Banners to honor military set for installation along Langer Farms Parkway
Banners honoring those currently serving in the U.S. military will soon be flying along Langer Farms Parkway thanks to the efforts of several citizens and the city of Sherwood.
During a Sherwood City Council meeting on May 2, Sherwood resident Ed Lapp told the council of plans to install the banners honoring military personnel along the roadway.
"Our goal is to have as many banners flying along Langer Farms Parkway by the Fourth of July as possible," said Lapp, who served in the U.S. Army during Operation Desert Shield and Operation Desert Storm.
The project began thanks to the efforts of Ed and Rosary Contreras, parents of Aaron J. Contreras, a Sherwood High School athlete who later served in the Marines. Contreras died in 2003 while serving as a helicopter pilot in Iraq and Sherwood High's stadium is named in his honor.
"The idea was (Rosary Contreras') and she asked will you help me get the programs started?" said Mark Gribble, who is also helping with the project and attended school with several of the Contreras' children.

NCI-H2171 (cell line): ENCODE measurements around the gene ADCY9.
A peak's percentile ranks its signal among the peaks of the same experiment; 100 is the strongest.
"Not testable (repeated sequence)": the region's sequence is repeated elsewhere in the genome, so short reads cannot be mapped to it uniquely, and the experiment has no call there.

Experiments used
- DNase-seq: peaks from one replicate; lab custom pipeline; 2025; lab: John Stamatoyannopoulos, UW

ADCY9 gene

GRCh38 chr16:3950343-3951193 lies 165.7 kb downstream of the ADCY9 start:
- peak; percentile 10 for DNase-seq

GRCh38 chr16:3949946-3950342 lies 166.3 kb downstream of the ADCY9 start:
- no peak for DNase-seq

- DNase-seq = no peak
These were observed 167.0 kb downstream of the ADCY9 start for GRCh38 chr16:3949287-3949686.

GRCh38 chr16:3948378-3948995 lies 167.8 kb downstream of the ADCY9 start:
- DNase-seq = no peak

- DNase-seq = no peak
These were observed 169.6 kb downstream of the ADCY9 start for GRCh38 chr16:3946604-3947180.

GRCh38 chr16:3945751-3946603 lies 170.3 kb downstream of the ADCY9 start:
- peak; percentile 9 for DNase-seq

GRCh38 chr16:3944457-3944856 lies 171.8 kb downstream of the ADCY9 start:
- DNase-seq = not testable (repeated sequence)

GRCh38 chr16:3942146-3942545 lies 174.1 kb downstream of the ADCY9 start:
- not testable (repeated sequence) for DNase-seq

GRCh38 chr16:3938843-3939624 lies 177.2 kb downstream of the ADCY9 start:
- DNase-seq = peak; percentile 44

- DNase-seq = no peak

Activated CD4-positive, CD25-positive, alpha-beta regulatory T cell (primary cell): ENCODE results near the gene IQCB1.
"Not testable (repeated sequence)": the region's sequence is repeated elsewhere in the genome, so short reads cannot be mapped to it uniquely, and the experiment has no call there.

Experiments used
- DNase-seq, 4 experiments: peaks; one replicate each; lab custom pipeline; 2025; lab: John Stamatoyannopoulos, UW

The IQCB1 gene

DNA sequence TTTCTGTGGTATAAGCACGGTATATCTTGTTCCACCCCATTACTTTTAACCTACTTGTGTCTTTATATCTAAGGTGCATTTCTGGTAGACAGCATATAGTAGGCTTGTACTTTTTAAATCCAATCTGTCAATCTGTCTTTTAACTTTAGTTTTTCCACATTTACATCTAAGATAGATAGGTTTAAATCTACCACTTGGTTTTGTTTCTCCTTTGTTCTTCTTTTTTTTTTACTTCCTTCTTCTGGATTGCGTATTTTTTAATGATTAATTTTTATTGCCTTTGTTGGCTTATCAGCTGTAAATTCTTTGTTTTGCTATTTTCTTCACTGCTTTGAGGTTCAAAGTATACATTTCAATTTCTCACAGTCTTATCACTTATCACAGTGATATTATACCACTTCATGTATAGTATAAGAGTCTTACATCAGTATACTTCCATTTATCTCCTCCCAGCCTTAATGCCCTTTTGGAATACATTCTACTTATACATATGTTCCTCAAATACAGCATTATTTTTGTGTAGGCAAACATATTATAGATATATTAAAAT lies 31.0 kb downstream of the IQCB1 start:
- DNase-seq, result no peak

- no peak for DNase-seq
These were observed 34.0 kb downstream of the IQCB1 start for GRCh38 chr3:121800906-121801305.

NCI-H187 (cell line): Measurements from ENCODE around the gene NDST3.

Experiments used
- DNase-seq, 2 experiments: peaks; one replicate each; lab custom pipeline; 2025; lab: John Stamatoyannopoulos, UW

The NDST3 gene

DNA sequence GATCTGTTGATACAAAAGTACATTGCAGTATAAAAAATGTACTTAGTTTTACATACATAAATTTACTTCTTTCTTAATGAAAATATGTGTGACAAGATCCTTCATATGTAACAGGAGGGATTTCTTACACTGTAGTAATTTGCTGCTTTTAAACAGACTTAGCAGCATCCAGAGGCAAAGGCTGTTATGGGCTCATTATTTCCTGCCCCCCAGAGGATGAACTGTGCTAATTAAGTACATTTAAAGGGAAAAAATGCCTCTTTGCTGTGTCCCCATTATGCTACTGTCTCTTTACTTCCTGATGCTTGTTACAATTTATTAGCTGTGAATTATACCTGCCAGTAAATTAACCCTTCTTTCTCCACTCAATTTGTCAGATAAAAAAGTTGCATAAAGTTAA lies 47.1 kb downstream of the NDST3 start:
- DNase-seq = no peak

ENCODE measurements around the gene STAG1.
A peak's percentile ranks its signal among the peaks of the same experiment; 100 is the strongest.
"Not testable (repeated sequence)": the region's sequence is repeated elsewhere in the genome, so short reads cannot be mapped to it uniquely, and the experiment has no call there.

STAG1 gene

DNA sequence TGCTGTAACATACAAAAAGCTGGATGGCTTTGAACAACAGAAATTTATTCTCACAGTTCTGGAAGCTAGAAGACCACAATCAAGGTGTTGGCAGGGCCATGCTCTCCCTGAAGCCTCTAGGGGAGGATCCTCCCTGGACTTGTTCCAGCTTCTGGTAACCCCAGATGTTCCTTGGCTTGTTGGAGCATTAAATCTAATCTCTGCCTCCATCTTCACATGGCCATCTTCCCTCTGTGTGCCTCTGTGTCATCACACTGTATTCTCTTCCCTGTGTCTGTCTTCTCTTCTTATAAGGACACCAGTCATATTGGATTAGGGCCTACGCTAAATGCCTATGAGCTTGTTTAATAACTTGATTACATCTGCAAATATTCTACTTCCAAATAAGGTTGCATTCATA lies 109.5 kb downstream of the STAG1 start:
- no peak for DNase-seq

Rosary said she got the idea from the banners the city of Beaverton has installed along Murray Boulevard honoring Beaverton residents in the U.S. military.
The Contrerases were in a U.S. Marine recruiting office in Oregon City talking about their plans for the banners when a recruiter pointed to PFC Ryan Milligan, a Sherwood resident who happened to be in the office at the same time, as a great first candidate to be recognized. Milligan graduated from Sherwood High School in 2016 and joined the U.S. Marines in September. A prototype of Milligan's banner was unveiled at the council meeting.
Gribble noted not only the significance of placing the banners along Langer Farms Parkway on the Fourth of July because of its importance to American history but also noted July 4 was the birthday of Aaron Contreras.
City Manager Joe Gall said he believes there are between 40 and 45 poles along Langer Farms Parkway that can accept banners, and extra space could be added.
"We'll take as many banners as possible," said Gall.
The banners will stay up as long as the person named on them is serving in the military.
"We are wholeheartedly happy to support this program," Mayor Krisanna Clark told organizers.
Clark had talked about such a program during her State of the City speech in February.